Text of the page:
The FSA is being urged to "communicate in plainer English" after bagging the ‘Kick in the pants' trophy at an awards ceremony hosted by the Plain English Campaign (PEC).
The UK financial regulator needs to "spruce up its act", says the group set up in 1979 to campaign "against gobbledygook and jargon".
"As a regulatory body the FSA is mentioned too often in our public complaints to be ignored," a spokesperson for the 12,000-member campaign says.
"We know they claim to support plain English, but they might need to spruce up their act."
The FSA has previously been criticised for apparently over-egging its literature at the expense of transparency.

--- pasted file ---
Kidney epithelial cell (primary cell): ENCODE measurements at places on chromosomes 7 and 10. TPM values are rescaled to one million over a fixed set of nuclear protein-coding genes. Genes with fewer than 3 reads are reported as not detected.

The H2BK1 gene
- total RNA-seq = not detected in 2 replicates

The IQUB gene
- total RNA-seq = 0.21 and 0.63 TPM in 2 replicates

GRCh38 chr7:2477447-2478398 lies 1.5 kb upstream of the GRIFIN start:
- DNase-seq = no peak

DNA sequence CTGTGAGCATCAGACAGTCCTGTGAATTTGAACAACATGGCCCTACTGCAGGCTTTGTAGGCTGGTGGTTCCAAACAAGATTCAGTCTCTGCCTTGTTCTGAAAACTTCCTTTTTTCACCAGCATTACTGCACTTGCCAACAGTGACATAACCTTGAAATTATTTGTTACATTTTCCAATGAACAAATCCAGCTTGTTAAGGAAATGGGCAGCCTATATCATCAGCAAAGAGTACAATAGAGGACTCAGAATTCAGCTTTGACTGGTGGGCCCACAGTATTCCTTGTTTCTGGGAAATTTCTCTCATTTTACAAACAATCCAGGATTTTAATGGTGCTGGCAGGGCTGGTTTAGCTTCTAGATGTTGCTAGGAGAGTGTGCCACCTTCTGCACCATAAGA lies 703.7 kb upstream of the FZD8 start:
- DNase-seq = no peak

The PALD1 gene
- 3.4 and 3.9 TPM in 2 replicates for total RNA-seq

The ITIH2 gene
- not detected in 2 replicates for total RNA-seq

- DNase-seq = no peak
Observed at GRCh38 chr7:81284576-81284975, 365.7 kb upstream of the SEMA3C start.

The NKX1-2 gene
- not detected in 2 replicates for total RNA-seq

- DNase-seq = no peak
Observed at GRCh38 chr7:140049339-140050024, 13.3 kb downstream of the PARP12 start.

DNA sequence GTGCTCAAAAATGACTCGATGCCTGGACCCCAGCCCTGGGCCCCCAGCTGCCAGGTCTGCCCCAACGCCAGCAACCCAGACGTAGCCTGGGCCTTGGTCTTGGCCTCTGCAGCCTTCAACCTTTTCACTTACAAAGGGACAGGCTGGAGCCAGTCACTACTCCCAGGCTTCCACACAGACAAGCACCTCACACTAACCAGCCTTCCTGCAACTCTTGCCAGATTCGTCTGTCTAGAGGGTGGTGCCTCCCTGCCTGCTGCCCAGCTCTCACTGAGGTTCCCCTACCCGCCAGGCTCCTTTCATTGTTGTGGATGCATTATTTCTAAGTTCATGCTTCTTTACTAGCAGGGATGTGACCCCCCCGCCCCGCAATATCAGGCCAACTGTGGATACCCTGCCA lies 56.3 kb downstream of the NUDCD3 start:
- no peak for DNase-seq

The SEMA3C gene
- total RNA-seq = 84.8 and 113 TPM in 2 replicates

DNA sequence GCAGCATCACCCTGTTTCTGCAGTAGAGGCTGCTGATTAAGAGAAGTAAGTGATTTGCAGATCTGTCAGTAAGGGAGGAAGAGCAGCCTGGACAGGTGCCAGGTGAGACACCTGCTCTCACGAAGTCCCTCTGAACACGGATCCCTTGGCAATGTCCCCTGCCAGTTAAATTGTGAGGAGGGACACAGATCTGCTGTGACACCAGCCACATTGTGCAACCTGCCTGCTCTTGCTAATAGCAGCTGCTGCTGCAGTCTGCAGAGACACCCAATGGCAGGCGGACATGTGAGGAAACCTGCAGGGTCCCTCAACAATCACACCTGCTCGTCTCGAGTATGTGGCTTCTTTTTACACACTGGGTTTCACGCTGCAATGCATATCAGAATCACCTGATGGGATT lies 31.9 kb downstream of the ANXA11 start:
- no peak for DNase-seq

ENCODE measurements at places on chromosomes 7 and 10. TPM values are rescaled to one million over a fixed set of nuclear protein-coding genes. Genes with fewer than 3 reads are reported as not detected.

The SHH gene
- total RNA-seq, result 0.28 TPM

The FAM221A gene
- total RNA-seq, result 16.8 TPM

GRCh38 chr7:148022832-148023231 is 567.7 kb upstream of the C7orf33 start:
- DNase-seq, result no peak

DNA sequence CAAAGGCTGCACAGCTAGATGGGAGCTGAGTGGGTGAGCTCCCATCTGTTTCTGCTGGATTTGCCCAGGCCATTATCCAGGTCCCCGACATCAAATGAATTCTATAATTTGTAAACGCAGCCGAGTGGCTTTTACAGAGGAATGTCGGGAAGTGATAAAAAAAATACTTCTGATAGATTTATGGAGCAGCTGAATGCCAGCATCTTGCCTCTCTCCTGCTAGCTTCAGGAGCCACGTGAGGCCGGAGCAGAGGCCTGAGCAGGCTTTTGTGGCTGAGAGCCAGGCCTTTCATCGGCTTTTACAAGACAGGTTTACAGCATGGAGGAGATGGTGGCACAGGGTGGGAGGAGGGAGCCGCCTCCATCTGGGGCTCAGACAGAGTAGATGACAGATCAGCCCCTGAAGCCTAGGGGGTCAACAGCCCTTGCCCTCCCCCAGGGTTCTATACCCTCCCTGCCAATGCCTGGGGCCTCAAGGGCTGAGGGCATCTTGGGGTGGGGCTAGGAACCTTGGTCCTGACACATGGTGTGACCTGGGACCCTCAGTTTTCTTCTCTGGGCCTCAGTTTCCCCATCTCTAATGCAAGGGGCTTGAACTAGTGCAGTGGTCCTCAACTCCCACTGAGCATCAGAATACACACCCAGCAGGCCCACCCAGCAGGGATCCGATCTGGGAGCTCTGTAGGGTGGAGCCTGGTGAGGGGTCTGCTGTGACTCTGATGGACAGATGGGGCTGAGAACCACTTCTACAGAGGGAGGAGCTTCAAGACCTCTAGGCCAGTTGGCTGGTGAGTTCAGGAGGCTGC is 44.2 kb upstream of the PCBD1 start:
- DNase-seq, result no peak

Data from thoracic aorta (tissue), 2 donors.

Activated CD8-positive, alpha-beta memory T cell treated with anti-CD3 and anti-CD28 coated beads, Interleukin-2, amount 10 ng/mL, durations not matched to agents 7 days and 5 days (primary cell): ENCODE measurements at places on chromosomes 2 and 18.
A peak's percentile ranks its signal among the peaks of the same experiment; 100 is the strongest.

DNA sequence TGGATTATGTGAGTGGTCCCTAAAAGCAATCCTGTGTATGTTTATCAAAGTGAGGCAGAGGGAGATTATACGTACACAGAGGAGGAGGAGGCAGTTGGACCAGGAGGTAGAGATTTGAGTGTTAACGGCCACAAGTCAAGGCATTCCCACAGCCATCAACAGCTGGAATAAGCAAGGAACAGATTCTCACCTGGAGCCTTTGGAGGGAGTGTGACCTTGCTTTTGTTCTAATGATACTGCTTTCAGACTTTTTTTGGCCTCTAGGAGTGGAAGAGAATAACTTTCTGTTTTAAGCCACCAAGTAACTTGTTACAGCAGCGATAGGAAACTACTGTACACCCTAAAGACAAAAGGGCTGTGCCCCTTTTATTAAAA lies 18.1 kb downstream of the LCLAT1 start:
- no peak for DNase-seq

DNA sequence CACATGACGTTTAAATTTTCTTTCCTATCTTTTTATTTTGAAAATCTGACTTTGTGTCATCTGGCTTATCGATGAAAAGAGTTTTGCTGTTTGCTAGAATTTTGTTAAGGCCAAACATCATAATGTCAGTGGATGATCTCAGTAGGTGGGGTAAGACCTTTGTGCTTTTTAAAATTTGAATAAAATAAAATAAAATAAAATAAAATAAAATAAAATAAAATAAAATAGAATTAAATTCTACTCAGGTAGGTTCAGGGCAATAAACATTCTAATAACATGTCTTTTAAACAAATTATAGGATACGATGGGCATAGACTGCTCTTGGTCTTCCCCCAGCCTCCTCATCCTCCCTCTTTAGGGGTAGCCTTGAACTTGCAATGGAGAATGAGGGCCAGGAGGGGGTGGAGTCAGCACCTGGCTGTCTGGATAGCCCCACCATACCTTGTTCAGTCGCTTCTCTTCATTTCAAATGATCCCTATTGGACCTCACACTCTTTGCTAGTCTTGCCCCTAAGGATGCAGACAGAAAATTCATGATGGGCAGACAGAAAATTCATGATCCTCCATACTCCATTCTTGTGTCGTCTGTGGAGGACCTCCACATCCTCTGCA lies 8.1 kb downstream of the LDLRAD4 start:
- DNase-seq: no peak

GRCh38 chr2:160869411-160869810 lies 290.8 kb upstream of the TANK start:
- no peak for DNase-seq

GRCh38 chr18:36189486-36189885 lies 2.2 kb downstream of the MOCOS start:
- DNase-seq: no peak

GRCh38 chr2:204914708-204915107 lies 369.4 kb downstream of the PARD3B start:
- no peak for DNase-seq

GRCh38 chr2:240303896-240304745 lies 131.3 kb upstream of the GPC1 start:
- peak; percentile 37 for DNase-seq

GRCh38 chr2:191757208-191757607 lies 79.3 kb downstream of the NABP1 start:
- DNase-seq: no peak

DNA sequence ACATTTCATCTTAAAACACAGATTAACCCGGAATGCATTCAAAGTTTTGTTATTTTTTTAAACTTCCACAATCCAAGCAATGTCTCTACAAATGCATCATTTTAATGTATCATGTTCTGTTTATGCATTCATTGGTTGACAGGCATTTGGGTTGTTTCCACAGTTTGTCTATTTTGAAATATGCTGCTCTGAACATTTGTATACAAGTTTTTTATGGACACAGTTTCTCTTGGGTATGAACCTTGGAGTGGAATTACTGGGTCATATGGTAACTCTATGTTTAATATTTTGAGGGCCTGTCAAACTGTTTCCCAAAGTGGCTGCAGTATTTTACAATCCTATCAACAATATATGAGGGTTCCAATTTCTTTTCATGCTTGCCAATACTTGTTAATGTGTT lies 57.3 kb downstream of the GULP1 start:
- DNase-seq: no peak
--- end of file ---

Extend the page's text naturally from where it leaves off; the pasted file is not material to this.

In a blog for IFAonline, Panacea IFA's Derek Bradley suggested this "shrouding" may be behind a lack of respondents to the regulator's discussion and consultation papers.
"Only 44 firms and/or organisations responded to the regulator's consultation, which informed last week's [professionalism] Policy Statement," he writes. "Why so few?"
IFAonline has previously called for jargon-free FSA communication documents after highlighting several examples from recent publications.
Read our ‘FSA versus the English Language' piece HERE.
The Plain English Campaign boasts more than 12,000 members in 80 countries and its ‘Crystal Mark' is now firmly established as a guarantee that a document is written in plain English. It appears on more than 18,300 documents.
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